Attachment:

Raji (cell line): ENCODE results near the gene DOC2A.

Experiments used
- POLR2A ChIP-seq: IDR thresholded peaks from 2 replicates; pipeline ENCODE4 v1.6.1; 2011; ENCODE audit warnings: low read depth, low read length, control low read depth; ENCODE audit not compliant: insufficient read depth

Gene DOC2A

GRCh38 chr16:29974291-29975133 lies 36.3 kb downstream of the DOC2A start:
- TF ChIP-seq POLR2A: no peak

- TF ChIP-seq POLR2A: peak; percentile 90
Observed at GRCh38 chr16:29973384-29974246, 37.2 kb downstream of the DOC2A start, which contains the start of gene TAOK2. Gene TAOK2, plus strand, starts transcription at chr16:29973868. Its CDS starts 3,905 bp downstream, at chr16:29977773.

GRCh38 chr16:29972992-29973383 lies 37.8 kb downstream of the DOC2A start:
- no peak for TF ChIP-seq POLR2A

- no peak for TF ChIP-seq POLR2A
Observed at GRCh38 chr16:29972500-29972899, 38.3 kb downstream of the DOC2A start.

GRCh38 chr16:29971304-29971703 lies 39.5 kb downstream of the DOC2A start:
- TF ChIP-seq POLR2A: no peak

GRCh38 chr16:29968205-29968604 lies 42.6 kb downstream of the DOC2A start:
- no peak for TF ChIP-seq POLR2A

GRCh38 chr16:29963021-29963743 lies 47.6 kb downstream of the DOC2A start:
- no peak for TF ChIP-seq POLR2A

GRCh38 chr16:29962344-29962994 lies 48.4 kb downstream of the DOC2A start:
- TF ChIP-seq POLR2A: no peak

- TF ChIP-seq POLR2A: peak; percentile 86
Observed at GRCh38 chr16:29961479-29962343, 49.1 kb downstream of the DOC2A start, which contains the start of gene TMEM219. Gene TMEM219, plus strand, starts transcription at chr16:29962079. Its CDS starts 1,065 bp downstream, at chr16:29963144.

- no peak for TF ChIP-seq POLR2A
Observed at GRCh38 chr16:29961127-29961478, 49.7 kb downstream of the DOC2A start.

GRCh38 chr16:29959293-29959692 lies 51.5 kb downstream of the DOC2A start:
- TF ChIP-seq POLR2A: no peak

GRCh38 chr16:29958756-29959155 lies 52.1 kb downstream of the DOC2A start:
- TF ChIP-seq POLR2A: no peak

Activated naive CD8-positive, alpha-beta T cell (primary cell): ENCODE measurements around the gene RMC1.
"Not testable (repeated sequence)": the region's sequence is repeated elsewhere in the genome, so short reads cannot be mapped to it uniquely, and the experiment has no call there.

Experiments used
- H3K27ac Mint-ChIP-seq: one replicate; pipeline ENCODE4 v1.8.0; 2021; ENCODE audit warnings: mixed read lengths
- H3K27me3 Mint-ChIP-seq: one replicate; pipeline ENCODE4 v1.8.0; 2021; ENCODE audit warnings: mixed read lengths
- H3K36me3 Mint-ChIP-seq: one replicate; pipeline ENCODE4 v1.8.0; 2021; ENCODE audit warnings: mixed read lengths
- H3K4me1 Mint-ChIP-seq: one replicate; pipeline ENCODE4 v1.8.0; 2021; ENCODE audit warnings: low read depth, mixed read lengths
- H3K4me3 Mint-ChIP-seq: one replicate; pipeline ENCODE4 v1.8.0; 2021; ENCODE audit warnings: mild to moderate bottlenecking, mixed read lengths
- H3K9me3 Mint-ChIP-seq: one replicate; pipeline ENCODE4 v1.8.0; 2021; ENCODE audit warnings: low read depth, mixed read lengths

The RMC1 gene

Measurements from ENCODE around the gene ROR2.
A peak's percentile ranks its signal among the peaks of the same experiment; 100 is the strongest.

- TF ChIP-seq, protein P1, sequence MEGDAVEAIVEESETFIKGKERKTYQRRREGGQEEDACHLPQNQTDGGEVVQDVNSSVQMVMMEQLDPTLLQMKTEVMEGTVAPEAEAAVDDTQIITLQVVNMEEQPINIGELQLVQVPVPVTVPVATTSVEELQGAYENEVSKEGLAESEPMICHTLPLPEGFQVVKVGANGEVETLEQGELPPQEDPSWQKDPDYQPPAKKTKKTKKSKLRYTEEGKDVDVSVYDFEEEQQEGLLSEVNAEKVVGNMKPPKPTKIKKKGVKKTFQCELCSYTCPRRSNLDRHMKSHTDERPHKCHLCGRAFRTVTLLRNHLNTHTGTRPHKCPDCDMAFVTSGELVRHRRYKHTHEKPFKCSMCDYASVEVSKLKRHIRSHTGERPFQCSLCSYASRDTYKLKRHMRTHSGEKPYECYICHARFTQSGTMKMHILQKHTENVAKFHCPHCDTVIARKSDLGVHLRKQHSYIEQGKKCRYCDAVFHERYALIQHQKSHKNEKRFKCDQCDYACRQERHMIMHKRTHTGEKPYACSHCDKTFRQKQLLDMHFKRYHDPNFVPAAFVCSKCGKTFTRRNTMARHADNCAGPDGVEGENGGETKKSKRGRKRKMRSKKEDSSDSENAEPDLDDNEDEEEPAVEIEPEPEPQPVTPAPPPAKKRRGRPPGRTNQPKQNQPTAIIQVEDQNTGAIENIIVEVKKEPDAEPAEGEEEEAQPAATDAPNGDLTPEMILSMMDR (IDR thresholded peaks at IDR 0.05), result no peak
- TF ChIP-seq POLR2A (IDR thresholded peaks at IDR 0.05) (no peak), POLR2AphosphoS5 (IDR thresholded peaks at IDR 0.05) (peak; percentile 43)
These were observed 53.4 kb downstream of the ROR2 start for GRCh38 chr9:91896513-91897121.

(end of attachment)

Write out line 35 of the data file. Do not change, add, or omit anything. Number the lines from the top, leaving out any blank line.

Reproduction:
- H3K4me1 Mint-ChIP-seq: one replicate; pipeline ENCODE4 v1.8.0; 2021; ENCODE audit warnings: low read depth, mixed read lengths